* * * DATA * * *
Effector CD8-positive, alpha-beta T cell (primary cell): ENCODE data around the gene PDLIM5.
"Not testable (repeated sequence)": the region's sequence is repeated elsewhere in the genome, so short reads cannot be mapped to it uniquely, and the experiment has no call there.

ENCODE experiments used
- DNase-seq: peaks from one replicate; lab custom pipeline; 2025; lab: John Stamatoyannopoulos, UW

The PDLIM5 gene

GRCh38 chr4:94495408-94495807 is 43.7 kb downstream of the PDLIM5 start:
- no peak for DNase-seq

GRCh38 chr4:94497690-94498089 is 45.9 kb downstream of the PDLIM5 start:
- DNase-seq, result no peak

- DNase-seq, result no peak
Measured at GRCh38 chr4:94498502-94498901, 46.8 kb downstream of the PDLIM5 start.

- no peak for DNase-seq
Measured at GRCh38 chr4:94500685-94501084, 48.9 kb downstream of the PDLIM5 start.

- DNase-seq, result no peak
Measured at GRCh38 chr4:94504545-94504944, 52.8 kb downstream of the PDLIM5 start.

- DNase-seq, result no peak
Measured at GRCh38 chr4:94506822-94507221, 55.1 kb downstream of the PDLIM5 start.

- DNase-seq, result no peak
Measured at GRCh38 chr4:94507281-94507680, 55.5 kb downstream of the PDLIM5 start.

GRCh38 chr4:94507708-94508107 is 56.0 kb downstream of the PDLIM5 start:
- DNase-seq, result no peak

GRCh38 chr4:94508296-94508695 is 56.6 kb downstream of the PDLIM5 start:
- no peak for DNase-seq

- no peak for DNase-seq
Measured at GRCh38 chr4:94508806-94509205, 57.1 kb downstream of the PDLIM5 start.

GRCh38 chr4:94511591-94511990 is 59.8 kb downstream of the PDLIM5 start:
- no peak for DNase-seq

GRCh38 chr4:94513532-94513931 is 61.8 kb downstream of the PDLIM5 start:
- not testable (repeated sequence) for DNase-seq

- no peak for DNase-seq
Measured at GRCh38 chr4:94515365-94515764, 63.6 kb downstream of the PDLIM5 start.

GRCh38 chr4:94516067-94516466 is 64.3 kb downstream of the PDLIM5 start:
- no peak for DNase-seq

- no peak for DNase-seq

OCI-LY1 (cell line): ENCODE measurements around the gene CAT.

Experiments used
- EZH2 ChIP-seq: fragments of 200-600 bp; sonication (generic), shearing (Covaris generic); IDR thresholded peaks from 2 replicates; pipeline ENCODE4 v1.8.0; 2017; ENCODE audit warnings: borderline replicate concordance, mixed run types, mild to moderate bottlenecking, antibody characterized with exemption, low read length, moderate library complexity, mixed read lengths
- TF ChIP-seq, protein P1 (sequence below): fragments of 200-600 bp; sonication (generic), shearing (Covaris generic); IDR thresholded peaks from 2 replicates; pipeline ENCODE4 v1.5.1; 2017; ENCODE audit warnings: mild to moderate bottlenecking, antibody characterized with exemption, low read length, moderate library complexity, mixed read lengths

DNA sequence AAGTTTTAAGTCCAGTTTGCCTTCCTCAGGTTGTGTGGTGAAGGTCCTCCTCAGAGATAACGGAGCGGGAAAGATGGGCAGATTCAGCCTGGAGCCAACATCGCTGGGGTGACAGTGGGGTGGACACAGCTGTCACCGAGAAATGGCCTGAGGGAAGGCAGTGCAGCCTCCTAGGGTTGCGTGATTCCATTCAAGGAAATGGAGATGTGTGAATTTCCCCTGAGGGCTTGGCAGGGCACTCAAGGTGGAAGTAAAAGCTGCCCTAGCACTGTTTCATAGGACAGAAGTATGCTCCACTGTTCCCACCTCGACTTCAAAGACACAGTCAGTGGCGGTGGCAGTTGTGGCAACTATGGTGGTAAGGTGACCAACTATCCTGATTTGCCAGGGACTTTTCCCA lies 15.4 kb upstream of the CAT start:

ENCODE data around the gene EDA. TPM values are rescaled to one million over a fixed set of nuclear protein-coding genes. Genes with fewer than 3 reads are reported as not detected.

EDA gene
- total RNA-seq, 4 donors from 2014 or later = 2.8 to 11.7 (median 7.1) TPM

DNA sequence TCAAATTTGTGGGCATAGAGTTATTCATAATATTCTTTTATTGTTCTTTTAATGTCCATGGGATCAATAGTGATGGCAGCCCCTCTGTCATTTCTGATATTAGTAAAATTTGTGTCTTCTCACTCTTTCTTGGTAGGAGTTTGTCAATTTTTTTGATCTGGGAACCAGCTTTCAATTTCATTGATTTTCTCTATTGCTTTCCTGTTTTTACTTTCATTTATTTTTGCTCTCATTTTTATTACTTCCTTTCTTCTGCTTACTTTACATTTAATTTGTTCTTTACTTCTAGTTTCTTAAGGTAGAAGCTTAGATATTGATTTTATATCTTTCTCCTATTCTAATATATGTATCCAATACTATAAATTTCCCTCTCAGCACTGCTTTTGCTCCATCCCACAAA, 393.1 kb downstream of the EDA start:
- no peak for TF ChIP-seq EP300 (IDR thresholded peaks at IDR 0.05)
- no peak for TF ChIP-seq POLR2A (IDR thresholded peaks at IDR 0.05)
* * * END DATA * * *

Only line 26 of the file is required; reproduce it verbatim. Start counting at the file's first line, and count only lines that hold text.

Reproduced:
GRCh38 chr4:94511591-94511990 is 59.8 kb downstream of the PDLIM5 start: